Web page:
The Evolution of a Killing Art to a Spiritual Discipline
Two of the technical characteristics of the Muso Shinden Ryu method of sword-drawing indicate that its exponents introduced combatively inane mannerisms.  The first of these characteristics shows that the Muso Shinden Ryu teachings included techniques of drawing the sword that were not suited to the battlefield.  Seiza, a starting posture for many of the techniques of the ryu, was for the classical bushi of pre-Edo times, a position from which he rarely expected to draw his sword. From the point of view of attacking, seiza is a “dead” posture, as is tate-hiza, in which the swordsman sits on his left foot, which is tucked under his buttocks, and raises his right knee.  The pre-Edo warrior much preferred iai-goshi, a low-crouching posture in which right knee was raised; this kept him off damp or soiled surfaces and afforded him instant mobility and great speed in drawing his sword to meet an emergency. But seiza is well-suited to an urban, peaceful way of life, and in the Edo period the warrior, as well as other citizens, frequently used that posture.  Thus Hayashizaki Jinsuke’s original teachings led to the establishment of the zashiki (seated etiquette) sword-drawing technique, the produce of a peaceful age. 

Related to the seiza posture is the second of the technical characteristics of the Muso Shinden Ryu that indicate that its teachings were primarily intended as a spiritual discipline rather than as an effectual combative form.  All exponents of this ryu disregard the fact that even the Edo-period warriors, serving in peacetime, wore the daisho.  When seated, the manner of wearing the sword in the Muso Shinden Ryu requires that the odachi (long sword) be positioned in the sash with the cutting edge upward, so that the tsuba, or handguard, is in front of the centerline of the body at the height of the navel; the normal manner of inserting the kodachi (short sword) in the same sash, also cutting edge upward, is thus made impossible.  Even if it is considered that the odachi had been removed, as was required of warriors when entering or occupying certain structores, the Muso Shinden Ryu is curious, for it does not train the exponent in the use of his kodachi; in reality, even when the odachi was removed a warrior always retained his kodachi.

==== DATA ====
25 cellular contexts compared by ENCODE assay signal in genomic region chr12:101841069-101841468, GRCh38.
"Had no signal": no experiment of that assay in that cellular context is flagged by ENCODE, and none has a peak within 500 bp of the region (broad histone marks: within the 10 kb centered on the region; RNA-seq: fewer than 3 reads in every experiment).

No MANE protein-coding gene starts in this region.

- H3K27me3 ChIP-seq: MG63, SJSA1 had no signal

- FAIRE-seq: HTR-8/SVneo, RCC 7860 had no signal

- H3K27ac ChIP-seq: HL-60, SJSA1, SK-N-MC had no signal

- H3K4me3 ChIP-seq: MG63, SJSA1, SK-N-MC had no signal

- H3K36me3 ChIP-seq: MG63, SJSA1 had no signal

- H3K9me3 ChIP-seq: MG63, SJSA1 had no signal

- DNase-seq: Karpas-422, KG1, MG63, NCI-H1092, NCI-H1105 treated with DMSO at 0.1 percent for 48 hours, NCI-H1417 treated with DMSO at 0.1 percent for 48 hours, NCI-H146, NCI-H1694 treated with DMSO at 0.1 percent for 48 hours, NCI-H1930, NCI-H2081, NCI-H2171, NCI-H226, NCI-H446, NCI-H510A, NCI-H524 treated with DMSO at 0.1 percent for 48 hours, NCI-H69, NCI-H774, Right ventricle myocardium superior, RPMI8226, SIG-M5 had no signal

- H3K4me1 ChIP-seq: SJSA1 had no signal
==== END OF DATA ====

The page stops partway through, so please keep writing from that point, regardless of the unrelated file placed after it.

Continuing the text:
In the standing posture adopted by exponents of this ryu, again only the odachi is worn; this too does not conform to the warriors’ custom of wearing the daisho.  But even if this breach of custom is admitted, the position of the odachi, when the wearer assumes a standing posture, quickly leads to an unpardonable breach of etiquette.  Because the wearer’s scabbard (saya) just abruptly outward behind him as his left side it will inevitably cause saya-ate, the knocking of the scabbard against some person or object as the swordsman moves.  Inadvertently committed saya-ate was a dangerous breach of etiquette and was to be scrupulously avoided.  For when say-ate occurred, the warriors code of ethics regarded it as an insult answerable by recourse to the blade.  Even before the sound of the saya-ate died away the offended man might draw his sword and cut down the offender from the rear.  In the fully combative tactics of the Shinkage Ryu (Bishu yagyu) the technique called “saya-ate” was deliberate act that provided the swordsman with the calculated chance to be “insulted” and to cut down his “offender” with a swift and well-directed stroked of the sword.

These and still other technical weaknesses, from the point of view of combat appear in many of the ryu founded during the Edo period.  They are in some measure due to the martial ineptitude of the Edo-period warriors, and also to the great influx of commoners who participated in sword-drawing techniques but knew nothing of the technical aspect of wearing and using the daisho.  Thus, whatever the original sword-drawing techniques of Hayashizaki Jinsuke may have been, over the course of years the teachings of the Muso Shinden Ryu and many other ryu became truly only spiritual disciplines.  The Muso Shinden Ryu summarizes this kind of discipline as “the attainment of a way through which to cultivate a tranquil mind that will serve the possessor under all circumstances.”  The Muso Shinden Ryu teaches one to have no enemy in mind when training and to discipline oneself daily so that a new level of mental acuity can be achieved.  Spiritual training is first and foremost; this is followed by training for general improvement of the body.  The teachings of this ryu are an exemplary classical budo discipline and serve to indicate clearly the differences that separate a -jutsu from a -do form.

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Published with permission of Iwakabe, Hideki Sensei
Part Two

In the hands of Hayashizaki Jinsuke’s successors the Muso Shinden Ryu underwent both technical and philosophical changes to a degree that greatly reduced its original combat effectiveness.  These changes are further evidence of the social forces working in the daily lives of Edo-period citizens.  These forces were reshaping the role of the warrior in that society, and in fact were challenging his very special social position.  With this, the Edo-period warrior was reduced to being a warrior in little more than name.

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